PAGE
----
abstract = "Current wireless design tools contain one or more propagation models whose purpose is to predict quantitative measures of system performance as a function of system parameters. A logical next step is to optimize predicted overall performance by choosing the best values for parameters that can be controlled by the provider and/or maintainer of the system. However, because the function to be optimized is often highly nonlinear and nasty (for example, unpredictably discontinuous, nondifferentiable, or noisy), only a limited number of optimization techniques can be applied. Direct search methods are well suited to finding the optimal placement of base stations, since they require only the value of the function to be optimized. In extensive numerical testing, we have found a customized variant of the Nelder-Mead `simplex' method to be reasonably efficient and reliable at finding local optima. Our experience with producing improved or optimal base station placements suggests that optimization can enhance understanding of propagation models as well as improve wireless system designs.",
author = "Margaret Wright",
year = "1998",
language = "English (US)",
volume = "1",
pages = "387--391",
booktitle = "IEEE Vehicular Technology Conference",
publisher = "IEEE",

}

TY - GEN

T1 - Optimization methods for base station placement in wireless applications

AU - Wright, Margaret

PY - 1998

Y1 - 1998

N2 - Current wireless design tools contain one or more propagation models whose purpose is to predict quantitative measures of system performance as a function of system parameters. A logical next step is to optimize predicted overall performance by choosing the best values for parameters that can be controlled by the provider and/or maintainer of the system. However, because the function to be optimized is often highly nonlinear and nasty (for example, unpredictably discontinuous, nondifferentiable, or noisy), only a limited number of optimization techniques can be applied. Direct search methods are well suited to finding the optimal placement of base stations, since they require only the value of the function to be optimized. In extensive numerical testing, we have found a customized variant of the Nelder-Mead `simplex' method to be reasonably efficient and reliable at finding local optima. Our experience with producing improved or optimal base station placements suggests that optimization can enhance understanding of propagation models as well as improve wireless system designs.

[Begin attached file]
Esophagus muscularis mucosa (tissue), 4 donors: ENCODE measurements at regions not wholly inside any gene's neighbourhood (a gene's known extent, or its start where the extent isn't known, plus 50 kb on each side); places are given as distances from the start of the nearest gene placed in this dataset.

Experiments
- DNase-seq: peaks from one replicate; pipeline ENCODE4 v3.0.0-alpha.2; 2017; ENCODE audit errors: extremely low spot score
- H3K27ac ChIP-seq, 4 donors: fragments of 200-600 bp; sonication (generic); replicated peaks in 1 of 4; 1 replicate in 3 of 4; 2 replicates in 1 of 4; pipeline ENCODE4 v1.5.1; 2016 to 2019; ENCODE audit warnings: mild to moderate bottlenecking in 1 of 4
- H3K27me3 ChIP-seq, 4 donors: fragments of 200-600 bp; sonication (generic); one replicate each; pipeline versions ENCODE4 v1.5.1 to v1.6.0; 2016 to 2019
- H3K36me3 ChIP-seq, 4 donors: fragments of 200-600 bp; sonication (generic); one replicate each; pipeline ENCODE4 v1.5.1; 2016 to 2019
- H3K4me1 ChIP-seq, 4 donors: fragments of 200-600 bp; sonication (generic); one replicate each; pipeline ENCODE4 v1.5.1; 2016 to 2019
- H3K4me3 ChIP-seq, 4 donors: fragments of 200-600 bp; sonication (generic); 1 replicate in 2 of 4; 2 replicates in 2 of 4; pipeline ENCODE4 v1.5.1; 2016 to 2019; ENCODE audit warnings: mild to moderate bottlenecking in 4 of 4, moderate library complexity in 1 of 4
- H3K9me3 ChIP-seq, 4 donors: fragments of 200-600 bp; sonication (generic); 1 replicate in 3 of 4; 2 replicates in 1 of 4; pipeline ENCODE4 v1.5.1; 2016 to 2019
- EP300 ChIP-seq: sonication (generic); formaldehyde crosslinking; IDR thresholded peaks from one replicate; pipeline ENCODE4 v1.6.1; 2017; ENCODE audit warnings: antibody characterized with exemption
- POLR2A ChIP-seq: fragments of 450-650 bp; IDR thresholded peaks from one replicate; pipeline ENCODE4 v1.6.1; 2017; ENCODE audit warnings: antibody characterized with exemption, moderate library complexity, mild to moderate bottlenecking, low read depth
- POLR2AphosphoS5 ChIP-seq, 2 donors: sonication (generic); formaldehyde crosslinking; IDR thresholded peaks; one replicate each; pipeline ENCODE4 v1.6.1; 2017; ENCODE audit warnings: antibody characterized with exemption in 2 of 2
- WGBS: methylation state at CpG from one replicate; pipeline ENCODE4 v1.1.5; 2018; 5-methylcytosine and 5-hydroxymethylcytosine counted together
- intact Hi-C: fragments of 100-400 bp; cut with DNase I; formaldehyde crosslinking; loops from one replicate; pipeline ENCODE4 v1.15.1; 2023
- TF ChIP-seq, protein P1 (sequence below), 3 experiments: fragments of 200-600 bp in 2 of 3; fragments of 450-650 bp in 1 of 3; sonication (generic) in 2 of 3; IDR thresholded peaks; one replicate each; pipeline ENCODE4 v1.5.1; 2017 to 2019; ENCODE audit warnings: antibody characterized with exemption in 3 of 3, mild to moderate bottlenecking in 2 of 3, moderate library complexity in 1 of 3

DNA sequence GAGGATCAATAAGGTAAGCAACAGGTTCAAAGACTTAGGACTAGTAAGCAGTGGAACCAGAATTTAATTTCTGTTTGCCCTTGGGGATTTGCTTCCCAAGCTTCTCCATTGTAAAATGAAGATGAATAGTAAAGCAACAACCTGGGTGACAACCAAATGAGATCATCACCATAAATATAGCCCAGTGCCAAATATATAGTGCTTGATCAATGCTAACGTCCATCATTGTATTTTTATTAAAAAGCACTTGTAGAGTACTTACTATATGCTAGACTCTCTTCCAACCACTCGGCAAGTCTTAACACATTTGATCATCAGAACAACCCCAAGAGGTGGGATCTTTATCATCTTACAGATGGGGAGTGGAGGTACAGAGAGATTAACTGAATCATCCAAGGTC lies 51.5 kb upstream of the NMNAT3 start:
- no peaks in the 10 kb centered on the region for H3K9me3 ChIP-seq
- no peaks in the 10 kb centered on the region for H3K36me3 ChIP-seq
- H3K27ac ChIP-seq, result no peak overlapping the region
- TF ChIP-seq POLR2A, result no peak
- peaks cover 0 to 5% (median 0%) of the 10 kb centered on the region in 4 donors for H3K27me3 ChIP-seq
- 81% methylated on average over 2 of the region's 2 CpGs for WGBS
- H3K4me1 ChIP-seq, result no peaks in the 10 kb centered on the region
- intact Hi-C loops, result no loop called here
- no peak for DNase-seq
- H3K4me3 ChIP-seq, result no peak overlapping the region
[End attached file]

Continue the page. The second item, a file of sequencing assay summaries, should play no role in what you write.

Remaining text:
AB - Current wireless design tools contain one or more propagation models whose purpose is to predict quantitative measures of system performance as a function of system parameters. A logical next step is to optimize predicted overall performance by choosing the best values for parameters that can be controlled by the provider and/or maintainer of the system. However, because the function to be optimized is often highly nonlinear and nasty (for example, unpredictably discontinuous, nondifferentiable, or noisy), only a limited number of optimization techniques can be applied. Direct search methods are well suited to finding the optimal placement of base stations, since they require only the value of the function to be optimized. In extensive numerical testing, we have found a customized variant of the Nelder-Mead `simplex' method to be reasonably efficient and reliable at finding local optima. Our experience with producing improved or optimal base station placements suggests that optimization can enhance understanding of propagation models as well as improve wireless system designs.

UR - http://www.scopus.com/inward/record.url?scp=0032309405&partnerID=8YFLogxK

UR - http://www.scopus.com/inward/citedby.url?scp=0032309405&partnerID=8YFLogxK

M3 - Conference contribution

AN - SCOPUS:0032309405

VL - 1

SP - 387

EP - 391

BT - IEEE Vehicular Technology Conference

PB - IEEE

ER -